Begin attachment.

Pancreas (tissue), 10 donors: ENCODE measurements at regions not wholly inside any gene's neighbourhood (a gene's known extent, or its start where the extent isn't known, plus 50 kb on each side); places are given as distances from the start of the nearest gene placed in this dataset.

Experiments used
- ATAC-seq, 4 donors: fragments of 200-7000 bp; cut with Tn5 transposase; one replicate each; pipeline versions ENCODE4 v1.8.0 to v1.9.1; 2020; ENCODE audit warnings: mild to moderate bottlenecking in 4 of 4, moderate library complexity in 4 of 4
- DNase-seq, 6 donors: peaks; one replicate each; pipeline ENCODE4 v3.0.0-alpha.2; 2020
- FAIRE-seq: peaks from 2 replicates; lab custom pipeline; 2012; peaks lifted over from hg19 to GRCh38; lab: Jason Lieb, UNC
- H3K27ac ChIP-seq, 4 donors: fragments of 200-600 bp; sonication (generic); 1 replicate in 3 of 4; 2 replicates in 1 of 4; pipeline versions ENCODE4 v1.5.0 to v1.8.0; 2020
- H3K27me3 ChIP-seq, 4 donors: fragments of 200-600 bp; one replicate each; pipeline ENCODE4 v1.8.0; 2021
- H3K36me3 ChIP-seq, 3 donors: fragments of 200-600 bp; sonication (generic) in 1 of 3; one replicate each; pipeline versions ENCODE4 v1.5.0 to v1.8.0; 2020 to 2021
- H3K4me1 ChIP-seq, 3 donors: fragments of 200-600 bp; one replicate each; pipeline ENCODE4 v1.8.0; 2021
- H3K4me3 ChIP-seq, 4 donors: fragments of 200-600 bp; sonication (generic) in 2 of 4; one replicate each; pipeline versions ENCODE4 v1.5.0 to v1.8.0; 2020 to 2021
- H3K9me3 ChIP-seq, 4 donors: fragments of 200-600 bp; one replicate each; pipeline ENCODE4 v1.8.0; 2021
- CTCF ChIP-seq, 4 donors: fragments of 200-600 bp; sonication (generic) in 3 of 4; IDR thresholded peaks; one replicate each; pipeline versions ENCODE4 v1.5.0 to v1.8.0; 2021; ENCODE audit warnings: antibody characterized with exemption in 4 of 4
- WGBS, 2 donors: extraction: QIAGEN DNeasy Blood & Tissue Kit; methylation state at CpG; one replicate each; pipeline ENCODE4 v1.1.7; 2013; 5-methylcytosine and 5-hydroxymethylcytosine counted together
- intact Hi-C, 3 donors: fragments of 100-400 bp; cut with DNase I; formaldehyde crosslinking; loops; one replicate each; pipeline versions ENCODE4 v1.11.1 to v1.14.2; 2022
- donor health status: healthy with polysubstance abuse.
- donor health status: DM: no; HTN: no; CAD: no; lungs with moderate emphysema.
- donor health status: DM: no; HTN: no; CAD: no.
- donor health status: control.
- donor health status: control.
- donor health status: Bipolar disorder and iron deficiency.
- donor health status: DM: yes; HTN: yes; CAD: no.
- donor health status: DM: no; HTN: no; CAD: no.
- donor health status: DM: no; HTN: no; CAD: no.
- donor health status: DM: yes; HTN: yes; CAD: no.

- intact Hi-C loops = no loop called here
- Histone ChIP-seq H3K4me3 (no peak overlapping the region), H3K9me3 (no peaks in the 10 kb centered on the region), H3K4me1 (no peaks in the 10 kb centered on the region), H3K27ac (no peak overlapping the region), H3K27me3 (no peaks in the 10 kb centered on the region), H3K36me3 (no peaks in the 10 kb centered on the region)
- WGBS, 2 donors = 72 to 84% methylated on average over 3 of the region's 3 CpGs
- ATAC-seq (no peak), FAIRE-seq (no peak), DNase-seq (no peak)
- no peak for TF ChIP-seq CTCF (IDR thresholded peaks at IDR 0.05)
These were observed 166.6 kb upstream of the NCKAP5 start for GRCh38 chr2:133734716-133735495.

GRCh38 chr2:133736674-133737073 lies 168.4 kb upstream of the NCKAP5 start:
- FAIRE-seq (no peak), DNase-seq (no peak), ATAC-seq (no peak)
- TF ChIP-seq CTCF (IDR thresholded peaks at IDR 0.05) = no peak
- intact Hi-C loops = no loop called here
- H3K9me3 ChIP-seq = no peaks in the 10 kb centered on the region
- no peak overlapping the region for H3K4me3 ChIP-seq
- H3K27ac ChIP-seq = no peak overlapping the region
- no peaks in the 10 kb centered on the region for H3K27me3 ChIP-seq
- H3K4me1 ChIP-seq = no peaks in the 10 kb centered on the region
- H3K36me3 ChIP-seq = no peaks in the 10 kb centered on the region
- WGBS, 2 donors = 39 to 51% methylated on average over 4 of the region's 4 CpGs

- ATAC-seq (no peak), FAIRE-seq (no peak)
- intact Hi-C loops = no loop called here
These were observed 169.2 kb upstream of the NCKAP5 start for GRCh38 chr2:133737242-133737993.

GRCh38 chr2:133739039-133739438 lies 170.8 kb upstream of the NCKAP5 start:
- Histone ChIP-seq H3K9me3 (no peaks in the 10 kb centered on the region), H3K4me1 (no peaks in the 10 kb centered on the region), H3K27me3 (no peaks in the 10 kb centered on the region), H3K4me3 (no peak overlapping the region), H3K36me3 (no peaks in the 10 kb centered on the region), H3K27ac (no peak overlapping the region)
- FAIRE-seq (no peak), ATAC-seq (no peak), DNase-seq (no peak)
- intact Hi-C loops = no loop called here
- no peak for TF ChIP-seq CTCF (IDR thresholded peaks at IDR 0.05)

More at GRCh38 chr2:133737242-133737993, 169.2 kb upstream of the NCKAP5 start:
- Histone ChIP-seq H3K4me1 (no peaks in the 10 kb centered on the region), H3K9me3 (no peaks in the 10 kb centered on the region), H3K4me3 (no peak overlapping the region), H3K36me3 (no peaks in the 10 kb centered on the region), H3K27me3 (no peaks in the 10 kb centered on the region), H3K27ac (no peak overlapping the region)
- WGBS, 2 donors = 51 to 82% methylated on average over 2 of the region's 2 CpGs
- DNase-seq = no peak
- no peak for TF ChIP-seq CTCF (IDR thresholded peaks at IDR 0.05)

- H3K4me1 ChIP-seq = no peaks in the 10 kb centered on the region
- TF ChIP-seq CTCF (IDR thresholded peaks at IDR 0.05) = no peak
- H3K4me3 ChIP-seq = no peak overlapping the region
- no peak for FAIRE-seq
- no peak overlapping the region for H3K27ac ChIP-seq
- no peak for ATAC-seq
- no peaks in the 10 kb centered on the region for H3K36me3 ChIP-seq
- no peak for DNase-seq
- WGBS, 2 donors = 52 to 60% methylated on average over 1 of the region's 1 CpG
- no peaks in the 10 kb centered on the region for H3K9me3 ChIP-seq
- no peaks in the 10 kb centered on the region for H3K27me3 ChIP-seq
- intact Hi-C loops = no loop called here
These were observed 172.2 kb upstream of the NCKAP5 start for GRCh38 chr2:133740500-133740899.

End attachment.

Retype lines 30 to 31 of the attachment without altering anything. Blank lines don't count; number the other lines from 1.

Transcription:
These were observed 166.6 kb upstream of the NCKAP5 start for GRCh38 chr2:133734716-133735495.

GRCh38 chr2:133736674-133737073 lies 168.4 kb upstream of the NCKAP5 start: